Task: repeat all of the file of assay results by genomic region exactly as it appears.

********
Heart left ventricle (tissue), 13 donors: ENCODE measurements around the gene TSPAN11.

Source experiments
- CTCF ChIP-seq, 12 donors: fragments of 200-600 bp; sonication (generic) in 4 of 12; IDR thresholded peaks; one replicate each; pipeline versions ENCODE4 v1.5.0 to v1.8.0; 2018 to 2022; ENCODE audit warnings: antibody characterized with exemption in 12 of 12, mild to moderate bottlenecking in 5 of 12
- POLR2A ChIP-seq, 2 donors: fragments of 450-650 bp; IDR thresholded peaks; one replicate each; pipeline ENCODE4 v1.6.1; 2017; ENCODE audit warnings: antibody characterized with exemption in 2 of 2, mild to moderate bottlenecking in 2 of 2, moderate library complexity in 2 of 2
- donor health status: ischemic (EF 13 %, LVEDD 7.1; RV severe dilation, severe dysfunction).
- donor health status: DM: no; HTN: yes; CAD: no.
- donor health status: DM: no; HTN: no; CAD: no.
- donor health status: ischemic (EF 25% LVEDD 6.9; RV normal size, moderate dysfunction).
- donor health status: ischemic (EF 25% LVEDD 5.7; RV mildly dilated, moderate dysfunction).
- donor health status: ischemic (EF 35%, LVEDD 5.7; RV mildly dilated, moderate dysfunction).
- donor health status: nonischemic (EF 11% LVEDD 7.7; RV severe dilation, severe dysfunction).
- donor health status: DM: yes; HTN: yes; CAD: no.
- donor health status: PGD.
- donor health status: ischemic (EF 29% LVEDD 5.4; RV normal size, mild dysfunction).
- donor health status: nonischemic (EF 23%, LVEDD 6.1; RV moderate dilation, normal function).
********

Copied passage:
Heart left ventricle (tissue), 13 donors: ENCODE measurements around the gene TSPAN11.

Source experiments
- CTCF ChIP-seq, 12 donors: fragments of 200-600 bp; sonication (generic) in 4 of 12; IDR thresholded peaks; one replicate each; pipeline versions ENCODE4 v1.5.0 to v1.8.0; 2018 to 2022; ENCODE audit warnings: antibody characterized with exemption in 12 of 12, mild to moderate bottlenecking in 5 of 12
- POLR2A ChIP-seq, 2 donors: fragments of 450-650 bp; IDR thresholded peaks; one replicate each; pipeline ENCODE4 v1.6.1; 2017; ENCODE audit warnings: antibody characterized with exemption in 2 of 2, mild to moderate bottlenecking in 2 of 2, moderate library complexity in 2 of 2
- donor health status: ischemic (EF 13 %, LVEDD 7.1; RV severe dilation, severe dysfunction).
- donor health status: DM: no; HTN: yes; CAD: no.
- donor health status: DM: no; HTN: no; CAD: no.
- donor health status: ischemic (EF 25% LVEDD 6.9; RV normal size, moderate dysfunction).
- donor health status: ischemic (EF 25% LVEDD 5.7; RV mildly dilated, moderate dysfunction).
- donor health status: ischemic (EF 35%, LVEDD 5.7; RV mildly dilated, moderate dysfunction).
- donor health status: nonischemic (EF 11% LVEDD 7.7; RV severe dilation, severe dysfunction).
- donor health status: DM: yes; HTN: yes; CAD: no.
- donor health status: PGD.
- donor health status: ischemic (EF 29% LVEDD 5.4; RV normal size, mild dysfunction).
- donor health status: nonischemic (EF 23%, LVEDD 6.1; RV moderate dilation, normal function).